The dynamic tidal flow of the Tay attracts a wide range of birds, both local and from further afield. The Tay Estuary is a key spot for migrating birds. Those with keen eyes and ears can spot a number of different species at different times of the year.
These small gulls are more delicate than the familiar herring gulls. Their name is not quite correct, as in the winter they have no dark head, instead identifiable from the dark spot behind their eyes. In the summer, their head is darker but it’s more chocolate brown than black. Also often seen inland.
A large black fish-eating bird usually seen alone and diving if in the water, or in groups (often called ‘gulps’) when on sandbars or breakwaters. Easily identified by their habit of spreading their wings wide when standing. They fly fast, and usually very close to the surface of the river.
A shoreline specialist, the curlew is becoming endangered because of its disappearing breeding ground inland. These elegant birds have a distinctive profile with long legs and a wickedly curved beak, ideal for spooning worms out of sandy burrows. Its mournful spiralling song is unmistakable.
The grey heron is our only native species of heron. Familiar as a lone statue-like figure they hunt with patience, waiting for prey to swim close enough then pouncing with their sharp beaks. Often seen on lakes and ponds as well as the banks of the Tay, they are ferocious hunters with long legs.
Often seen as a pest this gull is now a common sight, but endangered due to habitat loss. Traditionally nesting on cliffs they now eat our discarded food and mostly live in our towns and cities. Their pink legs and light colouring tells them apart from lesser black-backed gulls.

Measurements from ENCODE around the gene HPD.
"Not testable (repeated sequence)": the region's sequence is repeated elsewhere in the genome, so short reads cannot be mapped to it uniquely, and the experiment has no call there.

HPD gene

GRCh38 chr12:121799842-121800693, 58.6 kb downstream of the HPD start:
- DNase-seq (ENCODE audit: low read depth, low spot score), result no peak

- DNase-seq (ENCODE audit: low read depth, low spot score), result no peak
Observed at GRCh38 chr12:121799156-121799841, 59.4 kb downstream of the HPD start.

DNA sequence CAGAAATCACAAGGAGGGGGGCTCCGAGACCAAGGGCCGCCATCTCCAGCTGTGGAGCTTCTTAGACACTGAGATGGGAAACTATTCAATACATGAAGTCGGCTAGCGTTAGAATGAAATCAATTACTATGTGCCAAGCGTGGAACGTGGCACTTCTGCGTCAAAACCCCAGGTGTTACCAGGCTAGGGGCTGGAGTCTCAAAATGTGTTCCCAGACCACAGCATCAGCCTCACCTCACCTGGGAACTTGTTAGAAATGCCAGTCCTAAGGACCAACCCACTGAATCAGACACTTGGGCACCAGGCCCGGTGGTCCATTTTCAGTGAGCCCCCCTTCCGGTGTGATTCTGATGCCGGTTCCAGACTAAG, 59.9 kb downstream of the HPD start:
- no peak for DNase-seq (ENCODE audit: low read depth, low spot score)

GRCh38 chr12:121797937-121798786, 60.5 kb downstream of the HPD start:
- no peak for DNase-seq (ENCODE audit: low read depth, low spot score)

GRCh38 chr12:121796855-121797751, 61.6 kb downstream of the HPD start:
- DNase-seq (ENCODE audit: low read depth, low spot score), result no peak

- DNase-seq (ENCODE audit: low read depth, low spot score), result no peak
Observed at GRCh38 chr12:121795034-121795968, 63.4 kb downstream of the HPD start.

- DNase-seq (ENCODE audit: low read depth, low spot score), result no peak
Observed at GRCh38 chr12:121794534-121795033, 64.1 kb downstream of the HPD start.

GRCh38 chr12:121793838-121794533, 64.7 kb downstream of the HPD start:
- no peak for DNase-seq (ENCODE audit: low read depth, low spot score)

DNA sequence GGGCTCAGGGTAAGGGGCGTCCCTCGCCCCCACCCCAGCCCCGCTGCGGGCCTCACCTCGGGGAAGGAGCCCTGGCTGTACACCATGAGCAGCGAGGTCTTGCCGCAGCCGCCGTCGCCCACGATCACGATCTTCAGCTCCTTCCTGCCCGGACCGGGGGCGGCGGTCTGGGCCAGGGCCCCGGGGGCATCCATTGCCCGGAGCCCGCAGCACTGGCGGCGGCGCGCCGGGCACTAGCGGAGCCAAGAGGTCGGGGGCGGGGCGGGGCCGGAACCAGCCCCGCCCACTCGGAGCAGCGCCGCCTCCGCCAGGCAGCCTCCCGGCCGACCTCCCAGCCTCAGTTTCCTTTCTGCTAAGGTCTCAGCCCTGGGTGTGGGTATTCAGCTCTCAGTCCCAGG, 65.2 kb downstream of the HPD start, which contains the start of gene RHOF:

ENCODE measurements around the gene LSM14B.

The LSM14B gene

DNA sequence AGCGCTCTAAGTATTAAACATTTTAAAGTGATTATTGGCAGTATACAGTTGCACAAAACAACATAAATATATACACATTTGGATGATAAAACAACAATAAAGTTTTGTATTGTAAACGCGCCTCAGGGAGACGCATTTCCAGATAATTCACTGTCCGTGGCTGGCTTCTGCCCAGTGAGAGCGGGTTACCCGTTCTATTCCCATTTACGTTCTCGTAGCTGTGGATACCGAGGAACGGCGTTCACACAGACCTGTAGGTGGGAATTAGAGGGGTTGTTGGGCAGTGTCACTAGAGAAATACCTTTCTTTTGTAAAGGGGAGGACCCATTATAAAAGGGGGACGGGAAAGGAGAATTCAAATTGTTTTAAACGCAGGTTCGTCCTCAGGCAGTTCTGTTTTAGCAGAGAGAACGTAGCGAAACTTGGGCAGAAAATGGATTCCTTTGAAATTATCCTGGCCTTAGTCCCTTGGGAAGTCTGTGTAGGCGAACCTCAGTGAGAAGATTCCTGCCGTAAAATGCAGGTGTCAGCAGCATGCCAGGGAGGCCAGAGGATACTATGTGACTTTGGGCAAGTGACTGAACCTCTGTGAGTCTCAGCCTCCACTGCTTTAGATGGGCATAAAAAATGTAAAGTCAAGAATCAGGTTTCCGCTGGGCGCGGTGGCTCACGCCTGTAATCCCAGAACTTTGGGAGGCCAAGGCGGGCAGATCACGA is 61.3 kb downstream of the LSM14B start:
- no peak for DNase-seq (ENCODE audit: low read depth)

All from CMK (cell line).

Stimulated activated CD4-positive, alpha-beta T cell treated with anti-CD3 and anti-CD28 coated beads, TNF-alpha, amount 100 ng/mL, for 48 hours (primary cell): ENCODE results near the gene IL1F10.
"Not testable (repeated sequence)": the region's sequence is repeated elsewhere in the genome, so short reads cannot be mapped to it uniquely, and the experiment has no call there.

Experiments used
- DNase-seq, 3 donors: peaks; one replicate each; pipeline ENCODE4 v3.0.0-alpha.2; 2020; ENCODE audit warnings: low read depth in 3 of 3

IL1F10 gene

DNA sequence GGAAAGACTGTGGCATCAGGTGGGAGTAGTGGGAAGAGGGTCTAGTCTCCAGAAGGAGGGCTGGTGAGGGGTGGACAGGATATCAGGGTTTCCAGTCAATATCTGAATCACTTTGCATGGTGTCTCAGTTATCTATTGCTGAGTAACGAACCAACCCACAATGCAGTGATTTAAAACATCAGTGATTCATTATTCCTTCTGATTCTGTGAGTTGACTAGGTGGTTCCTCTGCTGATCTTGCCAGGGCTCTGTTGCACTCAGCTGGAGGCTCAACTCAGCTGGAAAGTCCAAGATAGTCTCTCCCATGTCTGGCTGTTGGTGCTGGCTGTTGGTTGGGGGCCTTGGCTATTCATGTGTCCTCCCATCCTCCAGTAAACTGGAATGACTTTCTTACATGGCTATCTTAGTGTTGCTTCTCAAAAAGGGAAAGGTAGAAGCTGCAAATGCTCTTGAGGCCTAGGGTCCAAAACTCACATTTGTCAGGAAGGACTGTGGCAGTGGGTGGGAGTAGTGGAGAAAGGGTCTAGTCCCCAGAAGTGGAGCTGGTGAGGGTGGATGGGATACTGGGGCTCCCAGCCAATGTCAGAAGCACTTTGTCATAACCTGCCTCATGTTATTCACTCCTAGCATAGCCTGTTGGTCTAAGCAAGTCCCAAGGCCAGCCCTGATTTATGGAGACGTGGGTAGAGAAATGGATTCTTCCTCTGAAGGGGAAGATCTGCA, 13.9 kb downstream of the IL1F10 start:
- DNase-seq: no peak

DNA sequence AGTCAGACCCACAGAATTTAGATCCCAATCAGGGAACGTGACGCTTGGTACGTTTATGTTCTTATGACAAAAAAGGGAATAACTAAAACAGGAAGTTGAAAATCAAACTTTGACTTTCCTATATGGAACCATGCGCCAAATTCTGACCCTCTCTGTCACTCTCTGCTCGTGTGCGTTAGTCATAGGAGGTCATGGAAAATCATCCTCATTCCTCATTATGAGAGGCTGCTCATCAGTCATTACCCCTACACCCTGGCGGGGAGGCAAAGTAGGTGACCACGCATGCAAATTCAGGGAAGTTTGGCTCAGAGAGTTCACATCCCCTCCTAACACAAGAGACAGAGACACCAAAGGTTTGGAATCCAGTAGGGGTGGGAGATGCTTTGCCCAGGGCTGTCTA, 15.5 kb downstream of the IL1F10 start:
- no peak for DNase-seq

One of our most familiar species, mute swans often flock together in groups around the pier at Broughty Ferry. Swans mainly eat vegetation and prefer peas or corn to bread. The male has a bigger black ‘knob’ on its beak. They can get aggressive when defending their cygnets.
These busy birds are unmistakable, with their striking carrot beak and bright red legs contrasting with their black and white bodies. They feed along the shoreline in small family groups. They pair off in springtime and are loyal partners. Listen for their urgent ‘kleep’ as they quickly take to the sky.
Ruddy turnstones are named for their foraging method of flipping rocks with their short strong beaks. Handsome birds which are masters of camouflage, they are a delicate red-brown in colour on top and white underneath. If you spot one you will probably see more if you wait and watch for movement.
The heaviest ducks in UK waters, eider are well known for the soft feathers that make their nests. The female is brown but the male is black and white with pale green patches on his head. They make gentle cooing sounds and can be seen in the middle of the Tay.
This grey-brown bird gets its name from its bright red and very long legs. A shoreline feeder, it has a short reddish stabbing beak. Thin and elegant, they are more common along the Tay shore in the winter. Their piping call when disturbed is loud and repetitive.
With thanks to the Dundee Countryside Ranger Service for this information. The Countryside Rangers operate a programme of events throughout the city and work with groups to improve local environments.